UK: Gambling Commission introduces new rules to make gambling fairer and safer
New rules added to the licence conditions and codes of practice (LCCP) will raise standards for alternative dispute resolution (ADR), strengthen requirements on how licensees identify and interact with customers who may be at risk of or experiencing gambling harms, and improve the transparency of funding for research, prevention and treatment. The latest changes follow open consultations and will come into force later this year and next year.
UK: Gambling Commission launches consultation about gambling online with credit cards
Following a recent call for evidence on the issue of gambling online with credit cards, the Gambling Commission has confirmed it will be holding a twelve-week consultation to begin in mid-August. One approach would be to ban gambling online with credit cards. However, the public and all other stakeholders will be consulted on other options, including restricting the use of credit cards. Deadline for replies: 06 November 2019.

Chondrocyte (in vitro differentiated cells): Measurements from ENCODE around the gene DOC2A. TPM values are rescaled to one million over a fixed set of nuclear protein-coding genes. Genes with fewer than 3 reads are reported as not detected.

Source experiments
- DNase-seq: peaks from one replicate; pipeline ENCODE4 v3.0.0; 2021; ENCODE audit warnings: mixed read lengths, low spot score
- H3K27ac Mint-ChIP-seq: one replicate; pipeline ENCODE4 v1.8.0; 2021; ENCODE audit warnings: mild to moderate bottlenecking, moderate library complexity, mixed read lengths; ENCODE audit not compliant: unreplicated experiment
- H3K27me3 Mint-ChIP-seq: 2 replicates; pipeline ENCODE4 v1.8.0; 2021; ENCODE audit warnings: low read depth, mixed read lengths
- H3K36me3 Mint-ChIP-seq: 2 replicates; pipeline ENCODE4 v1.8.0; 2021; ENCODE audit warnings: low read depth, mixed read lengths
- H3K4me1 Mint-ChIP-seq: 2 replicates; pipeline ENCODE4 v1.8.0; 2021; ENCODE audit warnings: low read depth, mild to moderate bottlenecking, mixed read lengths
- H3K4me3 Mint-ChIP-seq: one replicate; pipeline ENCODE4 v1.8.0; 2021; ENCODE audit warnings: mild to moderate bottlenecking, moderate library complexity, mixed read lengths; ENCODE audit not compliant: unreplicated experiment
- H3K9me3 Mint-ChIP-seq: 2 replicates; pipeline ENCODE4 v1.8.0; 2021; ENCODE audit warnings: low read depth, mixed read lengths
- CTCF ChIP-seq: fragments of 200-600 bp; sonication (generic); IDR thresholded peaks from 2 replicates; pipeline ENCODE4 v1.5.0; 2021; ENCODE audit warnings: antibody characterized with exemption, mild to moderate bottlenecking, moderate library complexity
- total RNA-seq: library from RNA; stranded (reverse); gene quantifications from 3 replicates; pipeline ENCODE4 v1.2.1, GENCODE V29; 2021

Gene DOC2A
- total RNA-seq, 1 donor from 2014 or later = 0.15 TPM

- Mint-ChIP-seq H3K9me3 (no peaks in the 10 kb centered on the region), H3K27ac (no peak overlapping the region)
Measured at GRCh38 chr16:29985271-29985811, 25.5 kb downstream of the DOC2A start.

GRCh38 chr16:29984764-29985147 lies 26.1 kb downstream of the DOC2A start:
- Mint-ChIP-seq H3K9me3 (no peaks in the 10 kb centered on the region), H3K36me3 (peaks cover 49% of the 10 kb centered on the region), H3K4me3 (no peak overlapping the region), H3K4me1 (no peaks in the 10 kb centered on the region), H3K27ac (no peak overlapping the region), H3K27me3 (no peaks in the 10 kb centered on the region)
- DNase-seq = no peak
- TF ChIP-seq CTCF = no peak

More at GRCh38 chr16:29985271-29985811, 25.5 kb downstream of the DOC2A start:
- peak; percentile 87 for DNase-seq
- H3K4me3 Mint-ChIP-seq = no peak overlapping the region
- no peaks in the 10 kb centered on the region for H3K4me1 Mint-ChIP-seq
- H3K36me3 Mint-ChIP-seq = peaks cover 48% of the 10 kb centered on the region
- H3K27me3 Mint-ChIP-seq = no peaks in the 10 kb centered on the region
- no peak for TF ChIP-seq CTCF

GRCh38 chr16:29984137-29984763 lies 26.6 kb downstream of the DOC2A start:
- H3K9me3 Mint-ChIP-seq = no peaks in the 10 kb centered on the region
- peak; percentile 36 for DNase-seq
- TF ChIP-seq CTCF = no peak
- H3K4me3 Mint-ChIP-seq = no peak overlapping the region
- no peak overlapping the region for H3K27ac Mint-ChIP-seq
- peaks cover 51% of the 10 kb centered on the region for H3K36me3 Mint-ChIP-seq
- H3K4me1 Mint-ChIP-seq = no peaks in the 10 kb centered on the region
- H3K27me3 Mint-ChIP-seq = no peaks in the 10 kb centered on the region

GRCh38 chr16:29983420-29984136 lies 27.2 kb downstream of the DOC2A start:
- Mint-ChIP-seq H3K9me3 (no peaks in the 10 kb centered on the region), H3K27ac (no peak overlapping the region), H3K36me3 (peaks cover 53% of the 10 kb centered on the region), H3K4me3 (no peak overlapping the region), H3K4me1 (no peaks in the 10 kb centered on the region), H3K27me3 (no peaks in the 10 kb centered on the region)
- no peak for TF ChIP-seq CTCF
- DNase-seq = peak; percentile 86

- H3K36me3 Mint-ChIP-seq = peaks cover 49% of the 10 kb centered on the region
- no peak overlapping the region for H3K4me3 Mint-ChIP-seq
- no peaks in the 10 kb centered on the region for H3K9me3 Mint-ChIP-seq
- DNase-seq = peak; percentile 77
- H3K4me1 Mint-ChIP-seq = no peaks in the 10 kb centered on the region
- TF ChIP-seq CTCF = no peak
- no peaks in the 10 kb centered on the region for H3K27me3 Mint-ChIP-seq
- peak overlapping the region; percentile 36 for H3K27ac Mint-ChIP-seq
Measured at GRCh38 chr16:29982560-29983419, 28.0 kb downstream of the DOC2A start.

UK: Voluntary whistle-to-whistle ban comes into force
An industry-wide voluntary ‘whistle-to-whistle’ advertising ban came into force on 1 August, which will see bookmakers ban all TV betting adverts during pre-watershed live sport broadcasts. The self-enforced ban, will not be applicable to horseracing and greyhound racing coverage, was suggested by the Industry Group for Responsible Gambling (IGRG).
- France – French igaming market sees H1 revenue rise 20.1%
- Italy – Italy’s betting market falls as coalition government teeters on the brink
- Spain – Sports betting slump hits Spanish igaming GGR
- Sweden – iGaming dominates regulated Swedish market in Q2
- Sweden – Kindred Group plc – Interim report January – June 2019 (unaudited)
- Betting on Sports 2019, London, 17-20 September
- Responsible Gambling, webinar series, August – January 2020